Researchers investigate effects of furosemide on racehorses


Washington State University researchers received over $370,000 for a 2-year study



Researchers at Washington State University have received over $370,000 for a 2-year study looking into the impact of a drug administered to thoroughbred racehorses. Furosemide, commonly known as Lasix, is given to horses before most races across the United States to reduce bleeding in their lungs.

Furosemide is a diuretic that has shown to reduce the prevalence and severity of exercise-induced pulmonary hemorrhage (EIPH), which can cause bleeding in the lungs during exercise. The drug has spiked controversy from those doubting its effectiveness, believing it leads to other health ramifications, and creating a public perception issue for horseracing. The use of furosemide is currently prohibited on race days abroad, and a permanent ban within the United States is under consideration.1

“We hypothesize that our study will show horses that regularly get furosemide before racing have more races and longer careers than those that don’t,” Warwick Bayly, BVSc (Honors), PhD, MS, leading the research alongside Macarena Sanz, DVM, PhD, MS, said in an organizational release.1 “The results of this study are going to help guide the final decision on the future use of furosemide.”

The grant was awarded to WSU by the Horseracing Integrity and Safety Authority (HISA), which was founded in 2020 by Congress to regulate thoroughbred racing in the US. Although most tracks have applied for and received waivers while studies are being performed on the drug, HISA essentially banned its use.1 Despite having waivers, major racetracks, such as the Kentucky Derby, have banned the same-day use of furosemide in horses under the age of 3 years.

According to the release, researchers at WSU plan to analyze information gathered from around 30,000 racehorses. The work will start by breaking down the career trajectories of horses that started competing in 2011 and follow their performances until 2019. The goal of this phase is to give researchers a better understanding of how regular furosemide treatment correlates with increased career longevity and race participation.

Researchers also plan to investigate the impact of banning furosemide on horses' careers and the number of starts for horses 2 years old. The plan is to have researchers compare horses that raced in 2011-2019, before the ban, and horses racing post-ban, from 2021-2025. Data will be collected from videos of horses at racetracks in early 2024 to evaluate EIPH’s severity and influence on participation over 18 months.1 The results of each study should provide crucial information to help HISA make informed future regulations on the use of furosemide in thoroughbreds before racing.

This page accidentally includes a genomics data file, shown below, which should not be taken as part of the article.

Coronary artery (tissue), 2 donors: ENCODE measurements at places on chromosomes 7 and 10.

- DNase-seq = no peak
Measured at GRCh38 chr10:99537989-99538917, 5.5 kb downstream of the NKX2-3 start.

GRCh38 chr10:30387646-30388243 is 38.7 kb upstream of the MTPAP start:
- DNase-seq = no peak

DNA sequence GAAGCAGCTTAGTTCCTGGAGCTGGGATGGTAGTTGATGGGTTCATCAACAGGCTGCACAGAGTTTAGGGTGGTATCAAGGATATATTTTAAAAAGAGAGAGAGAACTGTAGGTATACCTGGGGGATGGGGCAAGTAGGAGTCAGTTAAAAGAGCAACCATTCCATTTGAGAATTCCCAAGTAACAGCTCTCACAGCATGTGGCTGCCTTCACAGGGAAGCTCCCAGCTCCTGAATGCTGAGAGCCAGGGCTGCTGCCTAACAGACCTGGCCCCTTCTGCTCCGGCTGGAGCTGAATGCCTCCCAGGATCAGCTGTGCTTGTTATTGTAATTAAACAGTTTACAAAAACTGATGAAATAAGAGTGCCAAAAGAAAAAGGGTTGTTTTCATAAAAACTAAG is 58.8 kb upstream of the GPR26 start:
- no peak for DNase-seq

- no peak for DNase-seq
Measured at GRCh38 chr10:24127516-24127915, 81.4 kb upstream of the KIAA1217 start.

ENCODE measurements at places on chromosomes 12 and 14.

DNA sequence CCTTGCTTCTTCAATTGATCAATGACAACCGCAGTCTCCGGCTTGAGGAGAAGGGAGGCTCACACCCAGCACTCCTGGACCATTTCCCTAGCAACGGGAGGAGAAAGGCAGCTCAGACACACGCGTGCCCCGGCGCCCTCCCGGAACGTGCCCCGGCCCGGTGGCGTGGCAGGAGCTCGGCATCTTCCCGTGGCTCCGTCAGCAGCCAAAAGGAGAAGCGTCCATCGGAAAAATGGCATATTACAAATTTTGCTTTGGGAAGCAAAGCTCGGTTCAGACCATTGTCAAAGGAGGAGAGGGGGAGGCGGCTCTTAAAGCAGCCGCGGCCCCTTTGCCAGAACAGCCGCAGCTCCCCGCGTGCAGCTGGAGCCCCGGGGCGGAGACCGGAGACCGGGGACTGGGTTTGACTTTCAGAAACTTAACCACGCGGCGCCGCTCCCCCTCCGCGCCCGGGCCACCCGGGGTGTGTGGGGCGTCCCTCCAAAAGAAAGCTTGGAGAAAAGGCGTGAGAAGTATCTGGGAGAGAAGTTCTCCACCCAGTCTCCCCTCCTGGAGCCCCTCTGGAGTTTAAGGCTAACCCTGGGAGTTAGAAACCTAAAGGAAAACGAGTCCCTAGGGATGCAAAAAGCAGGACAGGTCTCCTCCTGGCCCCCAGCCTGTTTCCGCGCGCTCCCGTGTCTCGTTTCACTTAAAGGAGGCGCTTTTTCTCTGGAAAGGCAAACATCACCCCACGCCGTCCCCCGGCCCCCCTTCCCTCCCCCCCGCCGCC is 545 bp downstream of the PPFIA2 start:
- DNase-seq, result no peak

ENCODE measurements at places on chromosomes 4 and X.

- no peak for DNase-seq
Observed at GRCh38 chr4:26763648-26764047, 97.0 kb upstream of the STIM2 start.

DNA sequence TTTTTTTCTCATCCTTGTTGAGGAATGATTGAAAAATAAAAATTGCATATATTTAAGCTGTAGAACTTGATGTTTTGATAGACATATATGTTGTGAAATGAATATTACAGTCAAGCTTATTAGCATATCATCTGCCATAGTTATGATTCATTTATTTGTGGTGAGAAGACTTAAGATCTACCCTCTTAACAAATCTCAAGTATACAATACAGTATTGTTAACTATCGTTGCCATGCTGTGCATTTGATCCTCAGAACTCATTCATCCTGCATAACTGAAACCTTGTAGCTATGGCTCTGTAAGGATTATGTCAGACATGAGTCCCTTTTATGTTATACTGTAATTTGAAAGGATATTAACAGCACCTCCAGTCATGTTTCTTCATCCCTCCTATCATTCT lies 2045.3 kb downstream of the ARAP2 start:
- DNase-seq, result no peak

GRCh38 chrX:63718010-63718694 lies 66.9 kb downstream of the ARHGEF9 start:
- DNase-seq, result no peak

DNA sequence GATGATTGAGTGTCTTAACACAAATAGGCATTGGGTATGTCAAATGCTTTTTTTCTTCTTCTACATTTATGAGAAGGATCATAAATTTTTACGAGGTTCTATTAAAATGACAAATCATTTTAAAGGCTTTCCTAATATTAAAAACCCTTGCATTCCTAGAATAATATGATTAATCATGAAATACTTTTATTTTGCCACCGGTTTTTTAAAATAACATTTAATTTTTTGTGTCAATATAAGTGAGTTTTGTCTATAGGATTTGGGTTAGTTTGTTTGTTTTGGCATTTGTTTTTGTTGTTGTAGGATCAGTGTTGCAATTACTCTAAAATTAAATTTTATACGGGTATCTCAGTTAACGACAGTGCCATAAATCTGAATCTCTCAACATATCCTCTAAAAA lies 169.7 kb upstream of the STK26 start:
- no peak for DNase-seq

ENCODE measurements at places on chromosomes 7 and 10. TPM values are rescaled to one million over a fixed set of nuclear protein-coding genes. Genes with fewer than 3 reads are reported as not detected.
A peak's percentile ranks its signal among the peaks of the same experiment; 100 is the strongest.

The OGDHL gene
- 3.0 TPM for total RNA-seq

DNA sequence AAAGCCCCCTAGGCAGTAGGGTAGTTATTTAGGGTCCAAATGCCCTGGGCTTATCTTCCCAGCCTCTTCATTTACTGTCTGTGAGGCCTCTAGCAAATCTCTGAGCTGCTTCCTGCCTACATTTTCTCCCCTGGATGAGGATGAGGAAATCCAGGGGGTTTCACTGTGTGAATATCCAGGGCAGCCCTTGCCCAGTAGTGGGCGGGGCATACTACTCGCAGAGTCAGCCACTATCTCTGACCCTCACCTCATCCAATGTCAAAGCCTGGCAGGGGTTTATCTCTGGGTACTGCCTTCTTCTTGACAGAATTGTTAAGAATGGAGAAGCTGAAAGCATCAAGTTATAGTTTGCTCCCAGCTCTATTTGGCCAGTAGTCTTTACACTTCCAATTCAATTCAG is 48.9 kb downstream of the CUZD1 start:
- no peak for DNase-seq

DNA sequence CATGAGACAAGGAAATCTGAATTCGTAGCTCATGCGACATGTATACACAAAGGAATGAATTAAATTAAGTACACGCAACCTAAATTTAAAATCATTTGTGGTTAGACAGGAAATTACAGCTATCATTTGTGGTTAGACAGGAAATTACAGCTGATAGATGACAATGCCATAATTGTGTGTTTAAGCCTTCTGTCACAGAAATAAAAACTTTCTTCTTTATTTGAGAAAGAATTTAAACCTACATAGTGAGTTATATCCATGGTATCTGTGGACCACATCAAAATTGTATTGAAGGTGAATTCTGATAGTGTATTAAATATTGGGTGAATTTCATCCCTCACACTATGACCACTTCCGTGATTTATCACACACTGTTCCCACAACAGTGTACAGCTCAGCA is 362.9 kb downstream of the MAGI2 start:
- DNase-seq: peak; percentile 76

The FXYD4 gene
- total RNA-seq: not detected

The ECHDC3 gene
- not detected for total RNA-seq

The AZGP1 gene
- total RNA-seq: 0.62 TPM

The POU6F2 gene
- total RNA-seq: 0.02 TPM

“There are many things that result in a horse ending its career, and there are a lot of things that determine how many races it would have,” explained Bayly.1 “Our theory is that one of those determinants is the severity of the EIPH. A couple of really clever statisticians are participating in the study, and we have to sift through all this data and try and work out whether or not the frequency of Lasix administration is related to career duration.”

In 2015,2 the American College of Veterinary Internal Medicine (ACVIM) published a consensus statement in the Journal of Veterinary Internal Medicine, on the use of the effects of furosemide on the athletic capacity of horses and its efficacy of prophylactic interventions for EIPH.2 ACVIM put together a panel of experts to assess evidence in peer-reviewed literature and found much of the evidence out there was low to very low quality with studies frequently lacking adequate statistical power, and stated that furosemide is efficacious in decreasing the incidence as well as severity of EIPH. The conclusion of the ACVIM investigation strongly recommends EIPH be considered a disease, but a weak recommendation for using furosemide in managing this condition in racehorses.2

In 2026, HISA expects to make its final decision on furosemide based on the findings in studies it has funded, including this study at WSU.


  1. WSU to study effect of controversial drug on racehorses. News release. Washington State University. April 23,2024. Accessed April 24, 2024.
  2. Hinchcliff KW, Couetil LL, Knight PK, et al. Exercise Induced Pulmonary Hemorrhage in Horses: American College of Veterinary Internal Medicine Consensus Statement. J Vet Intern Med. 2015;29(3):743-758. doi:
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